Much like the old saying goes “not everything is created equal”, the same applies to hackers. They all have varying skill levels. Some of them write such custom packers as Yoda, while others will simply use one like UPX to pack their malware. Well it would seem I gave myself a nice segue way here so on that note let’s take a look at the screenshot below. It will show us the piece of malware once again opened up via a hex editor. You will see the ascii string “UPX” in the screenshot below.

Figure 1

In case you were wondering where it was that I found this ascii string, it was only a little bit below the “MZ” that signifies, if you recall, that this file is a PE format one. So the MZ was found at the very beginning of the opened executable, and a little bit beneath it was the UPX string. That tells us that this executable was packed using the UPX packer. Now when you see that a file has been packed via a packer, that often means some pain in trying to unpack it. Not so in the case of files packed with UPX. They can be simply unpacked via the very same tool that was used to pack them in the first place. On a side note, some files can be packed with UPX and then deliberately obfuscated to make the unpacking far more difficult.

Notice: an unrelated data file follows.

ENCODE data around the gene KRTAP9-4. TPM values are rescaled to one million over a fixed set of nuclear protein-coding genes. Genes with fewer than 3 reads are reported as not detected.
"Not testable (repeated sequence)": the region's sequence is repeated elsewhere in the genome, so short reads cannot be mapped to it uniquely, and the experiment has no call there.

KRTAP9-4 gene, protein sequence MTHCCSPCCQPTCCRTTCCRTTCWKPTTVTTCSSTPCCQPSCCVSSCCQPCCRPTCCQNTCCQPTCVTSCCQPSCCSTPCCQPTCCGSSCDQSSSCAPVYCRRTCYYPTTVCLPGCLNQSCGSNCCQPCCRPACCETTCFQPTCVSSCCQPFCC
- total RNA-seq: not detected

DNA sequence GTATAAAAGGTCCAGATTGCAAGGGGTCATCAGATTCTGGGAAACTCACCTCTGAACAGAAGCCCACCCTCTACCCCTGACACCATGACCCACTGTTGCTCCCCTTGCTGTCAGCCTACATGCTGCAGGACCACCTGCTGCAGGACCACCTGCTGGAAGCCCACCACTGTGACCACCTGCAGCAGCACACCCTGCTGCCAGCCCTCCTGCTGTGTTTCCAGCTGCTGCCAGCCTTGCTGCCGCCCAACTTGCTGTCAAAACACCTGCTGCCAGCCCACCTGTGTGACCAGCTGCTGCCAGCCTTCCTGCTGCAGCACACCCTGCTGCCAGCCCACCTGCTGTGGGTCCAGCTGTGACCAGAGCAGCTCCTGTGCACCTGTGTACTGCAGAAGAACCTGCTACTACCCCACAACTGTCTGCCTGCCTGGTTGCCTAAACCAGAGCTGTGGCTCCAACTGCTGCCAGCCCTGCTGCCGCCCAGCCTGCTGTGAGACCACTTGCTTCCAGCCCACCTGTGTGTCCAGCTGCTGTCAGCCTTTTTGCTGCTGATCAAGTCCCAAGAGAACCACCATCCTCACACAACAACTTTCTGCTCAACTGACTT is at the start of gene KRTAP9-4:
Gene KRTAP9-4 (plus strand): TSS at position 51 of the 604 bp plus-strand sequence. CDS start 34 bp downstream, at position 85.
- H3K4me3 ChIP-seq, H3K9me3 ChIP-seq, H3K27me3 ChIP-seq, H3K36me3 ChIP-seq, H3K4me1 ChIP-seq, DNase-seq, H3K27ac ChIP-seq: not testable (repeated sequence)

Let’s get this party started!

In keeping with having this topic as simple as possible let us now step through the actual process of unpacking the UPX packed file. What you would have to do is download a copy of the UPX program and install it at the root of your C drive where these types of programs are best kept. Once done it is simply a matter of invoking the program itself and filling in the command line information. It is normally helpful to copy the malware itself to your C drive as well, lest you want to type in a long relative path to where it currently resides. Let’s take a look at the screenshot below, which illustrates the help menu provided by UPX once invoked.

Figure 2

Now let’s take a look at the filled in command line information.

Figure 3

Well as you can see, the unpacking of a UPX file is really rather trivial. There is nothing to it, as you simply need to enter in the right information. The trouble comes when you don’t know what it was packed with. That can lead to a lot of headaches and life altering experiences. Then again, that is the fun that is reverse engineering!